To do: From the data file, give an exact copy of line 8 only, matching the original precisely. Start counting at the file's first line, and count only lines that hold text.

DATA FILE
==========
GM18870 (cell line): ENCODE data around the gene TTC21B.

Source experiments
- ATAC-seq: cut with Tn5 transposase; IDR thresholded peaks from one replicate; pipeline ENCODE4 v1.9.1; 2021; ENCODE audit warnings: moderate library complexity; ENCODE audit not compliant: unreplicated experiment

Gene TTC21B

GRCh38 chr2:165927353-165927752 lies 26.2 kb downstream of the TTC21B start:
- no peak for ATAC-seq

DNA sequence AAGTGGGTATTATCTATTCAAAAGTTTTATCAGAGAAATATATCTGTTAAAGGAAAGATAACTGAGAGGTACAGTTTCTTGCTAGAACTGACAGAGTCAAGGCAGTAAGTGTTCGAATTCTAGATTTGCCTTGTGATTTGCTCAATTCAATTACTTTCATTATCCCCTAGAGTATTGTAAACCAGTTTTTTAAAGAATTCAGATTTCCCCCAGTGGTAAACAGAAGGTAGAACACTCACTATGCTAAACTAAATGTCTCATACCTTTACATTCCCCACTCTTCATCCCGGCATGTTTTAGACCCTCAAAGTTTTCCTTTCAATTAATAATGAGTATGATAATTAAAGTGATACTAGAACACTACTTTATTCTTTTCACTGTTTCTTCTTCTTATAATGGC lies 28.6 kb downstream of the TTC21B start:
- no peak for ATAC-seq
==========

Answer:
- no peak for ATAC-seq